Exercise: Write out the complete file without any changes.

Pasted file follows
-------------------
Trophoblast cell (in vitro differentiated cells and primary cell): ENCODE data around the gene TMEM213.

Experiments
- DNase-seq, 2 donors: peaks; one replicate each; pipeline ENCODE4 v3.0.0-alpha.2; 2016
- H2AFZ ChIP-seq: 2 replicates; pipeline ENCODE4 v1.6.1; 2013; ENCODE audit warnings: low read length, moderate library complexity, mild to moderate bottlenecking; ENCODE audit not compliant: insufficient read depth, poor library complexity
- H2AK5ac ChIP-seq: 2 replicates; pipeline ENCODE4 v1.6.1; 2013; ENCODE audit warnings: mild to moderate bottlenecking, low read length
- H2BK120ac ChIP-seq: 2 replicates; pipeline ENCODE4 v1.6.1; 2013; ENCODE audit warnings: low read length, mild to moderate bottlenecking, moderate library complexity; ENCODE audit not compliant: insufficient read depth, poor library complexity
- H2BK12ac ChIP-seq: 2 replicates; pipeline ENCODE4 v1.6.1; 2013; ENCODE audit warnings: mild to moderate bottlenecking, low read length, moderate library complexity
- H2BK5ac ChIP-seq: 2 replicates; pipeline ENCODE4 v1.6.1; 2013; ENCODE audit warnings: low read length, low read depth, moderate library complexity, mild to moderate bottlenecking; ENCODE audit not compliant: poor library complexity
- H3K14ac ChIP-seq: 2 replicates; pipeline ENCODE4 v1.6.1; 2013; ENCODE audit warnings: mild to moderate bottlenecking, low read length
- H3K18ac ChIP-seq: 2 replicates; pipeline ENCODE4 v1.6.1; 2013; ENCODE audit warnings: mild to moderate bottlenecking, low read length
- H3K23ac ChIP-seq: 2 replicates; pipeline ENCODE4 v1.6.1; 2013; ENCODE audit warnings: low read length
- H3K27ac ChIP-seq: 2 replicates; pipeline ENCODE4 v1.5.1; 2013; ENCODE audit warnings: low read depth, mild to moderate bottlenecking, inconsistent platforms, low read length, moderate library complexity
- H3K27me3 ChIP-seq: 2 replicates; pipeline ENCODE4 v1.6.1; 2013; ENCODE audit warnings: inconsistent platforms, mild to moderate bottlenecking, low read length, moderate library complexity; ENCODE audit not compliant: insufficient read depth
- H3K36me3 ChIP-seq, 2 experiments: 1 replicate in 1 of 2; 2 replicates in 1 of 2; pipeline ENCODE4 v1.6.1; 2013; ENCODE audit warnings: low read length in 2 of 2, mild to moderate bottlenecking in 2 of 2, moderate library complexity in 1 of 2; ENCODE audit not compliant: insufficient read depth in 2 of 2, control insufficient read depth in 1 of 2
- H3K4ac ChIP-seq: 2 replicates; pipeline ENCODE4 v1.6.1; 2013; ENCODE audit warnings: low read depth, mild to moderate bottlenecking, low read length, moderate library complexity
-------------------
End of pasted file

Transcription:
Trophoblast cell (in vitro differentiated cells and primary cell): ENCODE data around the gene TMEM213.

Experiments
- DNase-seq, 2 donors: peaks; one replicate each; pipeline ENCODE4 v3.0.0-alpha.2; 2016
- H2AFZ ChIP-seq: 2 replicates; pipeline ENCODE4 v1.6.1; 2013; ENCODE audit warnings: low read length, moderate library complexity, mild to moderate bottlenecking; ENCODE audit not compliant: insufficient read depth, poor library complexity
- H2AK5ac ChIP-seq: 2 replicates; pipeline ENCODE4 v1.6.1; 2013; ENCODE audit warnings: mild to moderate bottlenecking, low read length
- H2BK120ac ChIP-seq: 2 replicates; pipeline ENCODE4 v1.6.1; 2013; ENCODE audit warnings: low read length, mild to moderate bottlenecking, moderate library complexity; ENCODE audit not compliant: insufficient read depth, poor library complexity
- H2BK12ac ChIP-seq: 2 replicates; pipeline ENCODE4 v1.6.1; 2013; ENCODE audit warnings: mild to moderate bottlenecking, low read length, moderate library complexity
- H2BK5ac ChIP-seq: 2 replicates; pipeline ENCODE4 v1.6.1; 2013; ENCODE audit warnings: low read length, low read depth, moderate library complexity, mild to moderate bottlenecking; ENCODE audit not compliant: poor library complexity
- H3K14ac ChIP-seq: 2 replicates; pipeline ENCODE4 v1.6.1; 2013; ENCODE audit warnings: mild to moderate bottlenecking, low read length
- H3K18ac ChIP-seq: 2 replicates; pipeline ENCODE4 v1.6.1; 2013; ENCODE audit warnings: mild to moderate bottlenecking, low read length
- H3K23ac ChIP-seq: 2 replicates; pipeline ENCODE4 v1.6.1; 2013; ENCODE audit warnings: low read length
- H3K27ac ChIP-seq: 2 replicates; pipeline ENCODE4 v1.5.1; 2013; ENCODE audit warnings: low read depth, mild to moderate bottlenecking, inconsistent platforms, low read length, moderate library complexity
- H3K27me3 ChIP-seq: 2 replicates; pipeline ENCODE4 v1.6.1; 2013; ENCODE audit warnings: inconsistent platforms, mild to moderate bottlenecking, low read length, moderate library complexity; ENCODE audit not compliant: insufficient read depth
- H3K36me3 ChIP-seq, 2 experiments: 1 replicate in 1 of 2; 2 replicates in 1 of 2; pipeline ENCODE4 v1.6.1; 2013; ENCODE audit warnings: low read length in 2 of 2, mild to moderate bottlenecking in 2 of 2, moderate library complexity in 1 of 2; ENCODE audit not compliant: insufficient read depth in 2 of 2, control insufficient read depth in 1 of 2
- H3K4ac ChIP-seq: 2 replicates; pipeline ENCODE4 v1.6.1; 2013; ENCODE audit warnings: low read depth, mild to moderate bottlenecking, low read length, moderate library complexity